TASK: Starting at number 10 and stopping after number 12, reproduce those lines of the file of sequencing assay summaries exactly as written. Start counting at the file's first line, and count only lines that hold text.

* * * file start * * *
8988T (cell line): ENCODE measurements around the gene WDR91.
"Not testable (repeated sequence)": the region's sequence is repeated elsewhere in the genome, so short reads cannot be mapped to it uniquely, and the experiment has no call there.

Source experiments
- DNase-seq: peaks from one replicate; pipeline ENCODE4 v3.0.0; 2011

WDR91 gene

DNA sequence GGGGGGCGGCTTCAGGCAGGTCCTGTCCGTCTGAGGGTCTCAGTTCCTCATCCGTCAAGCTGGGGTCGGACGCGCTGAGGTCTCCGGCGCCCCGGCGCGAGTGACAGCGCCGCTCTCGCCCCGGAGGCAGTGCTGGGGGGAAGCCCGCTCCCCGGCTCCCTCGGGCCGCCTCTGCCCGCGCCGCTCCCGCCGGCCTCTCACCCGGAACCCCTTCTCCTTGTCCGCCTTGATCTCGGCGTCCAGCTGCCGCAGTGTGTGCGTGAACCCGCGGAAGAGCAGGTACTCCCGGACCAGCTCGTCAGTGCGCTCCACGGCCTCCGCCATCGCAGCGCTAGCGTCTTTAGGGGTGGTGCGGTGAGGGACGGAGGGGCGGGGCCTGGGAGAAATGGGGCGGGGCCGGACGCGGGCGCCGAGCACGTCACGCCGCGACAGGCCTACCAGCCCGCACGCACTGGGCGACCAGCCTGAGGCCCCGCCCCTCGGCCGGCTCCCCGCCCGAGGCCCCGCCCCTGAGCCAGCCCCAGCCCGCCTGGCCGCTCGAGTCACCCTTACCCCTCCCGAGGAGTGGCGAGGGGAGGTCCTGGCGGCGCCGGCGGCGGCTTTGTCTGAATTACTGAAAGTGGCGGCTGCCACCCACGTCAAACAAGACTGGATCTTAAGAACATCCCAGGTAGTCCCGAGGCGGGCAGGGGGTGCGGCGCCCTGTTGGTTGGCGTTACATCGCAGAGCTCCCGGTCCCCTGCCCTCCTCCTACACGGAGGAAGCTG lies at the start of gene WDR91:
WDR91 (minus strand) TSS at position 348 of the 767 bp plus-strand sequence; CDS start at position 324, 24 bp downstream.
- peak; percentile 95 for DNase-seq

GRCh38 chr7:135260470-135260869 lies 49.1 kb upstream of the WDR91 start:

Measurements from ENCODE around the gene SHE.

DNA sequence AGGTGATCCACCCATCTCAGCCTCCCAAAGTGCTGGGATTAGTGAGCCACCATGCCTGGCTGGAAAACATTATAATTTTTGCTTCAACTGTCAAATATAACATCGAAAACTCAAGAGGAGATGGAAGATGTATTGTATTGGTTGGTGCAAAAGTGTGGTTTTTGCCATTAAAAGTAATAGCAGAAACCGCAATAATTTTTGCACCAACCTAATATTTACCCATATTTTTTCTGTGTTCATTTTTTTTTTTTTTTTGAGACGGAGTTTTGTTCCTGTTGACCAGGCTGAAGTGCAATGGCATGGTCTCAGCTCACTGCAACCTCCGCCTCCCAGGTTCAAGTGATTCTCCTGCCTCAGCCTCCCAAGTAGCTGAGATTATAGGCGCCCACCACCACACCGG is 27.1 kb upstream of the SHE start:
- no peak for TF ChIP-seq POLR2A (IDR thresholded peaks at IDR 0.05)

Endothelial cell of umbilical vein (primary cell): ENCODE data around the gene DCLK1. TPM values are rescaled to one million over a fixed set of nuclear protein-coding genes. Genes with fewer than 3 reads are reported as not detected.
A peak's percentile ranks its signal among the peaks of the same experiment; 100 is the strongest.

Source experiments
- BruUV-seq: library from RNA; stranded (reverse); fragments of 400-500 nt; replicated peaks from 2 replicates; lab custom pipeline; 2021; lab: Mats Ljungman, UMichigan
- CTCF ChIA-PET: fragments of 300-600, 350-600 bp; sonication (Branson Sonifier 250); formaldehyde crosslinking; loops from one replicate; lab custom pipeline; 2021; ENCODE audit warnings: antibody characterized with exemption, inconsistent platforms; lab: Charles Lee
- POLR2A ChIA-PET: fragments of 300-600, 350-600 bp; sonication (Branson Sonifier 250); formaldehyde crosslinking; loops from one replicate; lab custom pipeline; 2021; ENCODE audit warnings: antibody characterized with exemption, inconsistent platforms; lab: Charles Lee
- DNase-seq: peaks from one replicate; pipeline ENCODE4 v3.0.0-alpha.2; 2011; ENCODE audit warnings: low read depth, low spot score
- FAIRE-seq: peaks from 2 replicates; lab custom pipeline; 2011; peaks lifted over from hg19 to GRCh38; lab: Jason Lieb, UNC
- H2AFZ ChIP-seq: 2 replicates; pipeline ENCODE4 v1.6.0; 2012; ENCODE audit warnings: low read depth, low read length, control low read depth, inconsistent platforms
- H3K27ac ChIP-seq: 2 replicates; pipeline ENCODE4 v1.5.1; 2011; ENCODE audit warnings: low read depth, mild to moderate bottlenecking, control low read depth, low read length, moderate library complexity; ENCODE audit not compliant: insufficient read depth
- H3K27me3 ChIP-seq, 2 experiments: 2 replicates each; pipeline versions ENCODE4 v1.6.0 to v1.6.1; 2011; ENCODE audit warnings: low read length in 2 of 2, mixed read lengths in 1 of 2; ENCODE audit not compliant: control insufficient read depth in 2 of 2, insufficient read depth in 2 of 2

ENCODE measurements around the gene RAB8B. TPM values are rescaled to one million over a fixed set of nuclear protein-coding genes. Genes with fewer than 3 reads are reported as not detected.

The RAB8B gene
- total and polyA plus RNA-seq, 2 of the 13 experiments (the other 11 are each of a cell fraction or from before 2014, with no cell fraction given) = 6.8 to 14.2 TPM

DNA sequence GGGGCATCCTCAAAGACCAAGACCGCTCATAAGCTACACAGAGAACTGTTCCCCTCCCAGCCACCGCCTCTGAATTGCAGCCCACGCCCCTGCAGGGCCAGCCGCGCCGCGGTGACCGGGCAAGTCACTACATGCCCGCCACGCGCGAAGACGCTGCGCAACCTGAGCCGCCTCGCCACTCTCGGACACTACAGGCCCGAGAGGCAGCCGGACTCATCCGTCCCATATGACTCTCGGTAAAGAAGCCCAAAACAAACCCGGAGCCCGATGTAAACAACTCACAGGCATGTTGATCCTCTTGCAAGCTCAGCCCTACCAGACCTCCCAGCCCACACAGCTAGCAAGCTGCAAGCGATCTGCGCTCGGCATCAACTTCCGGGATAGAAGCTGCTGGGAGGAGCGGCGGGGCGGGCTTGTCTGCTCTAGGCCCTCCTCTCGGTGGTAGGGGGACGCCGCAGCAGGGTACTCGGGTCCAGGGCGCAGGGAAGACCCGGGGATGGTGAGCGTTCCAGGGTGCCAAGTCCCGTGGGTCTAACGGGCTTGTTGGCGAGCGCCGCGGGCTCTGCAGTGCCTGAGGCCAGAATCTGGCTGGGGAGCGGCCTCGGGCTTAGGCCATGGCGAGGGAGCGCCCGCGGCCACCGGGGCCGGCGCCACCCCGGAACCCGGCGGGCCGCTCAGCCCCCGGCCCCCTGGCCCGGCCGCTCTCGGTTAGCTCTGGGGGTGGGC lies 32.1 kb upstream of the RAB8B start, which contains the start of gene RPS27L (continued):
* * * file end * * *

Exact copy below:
Measurements from ENCODE around the gene SHE.

DNA sequence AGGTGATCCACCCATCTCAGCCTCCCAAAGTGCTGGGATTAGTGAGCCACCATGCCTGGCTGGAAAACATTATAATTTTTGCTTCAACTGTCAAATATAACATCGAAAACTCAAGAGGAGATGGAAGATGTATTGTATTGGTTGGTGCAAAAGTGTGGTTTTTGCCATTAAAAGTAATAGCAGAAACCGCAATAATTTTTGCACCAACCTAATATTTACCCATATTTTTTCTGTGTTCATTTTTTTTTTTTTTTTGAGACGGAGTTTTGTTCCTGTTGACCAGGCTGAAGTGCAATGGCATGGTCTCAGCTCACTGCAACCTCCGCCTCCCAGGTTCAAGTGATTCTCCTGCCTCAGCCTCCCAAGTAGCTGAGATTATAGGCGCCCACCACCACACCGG is 27.1 kb upstream of the SHE start:
- no peak for TF ChIP-seq POLR2A (IDR thresholded peaks at IDR 0.05)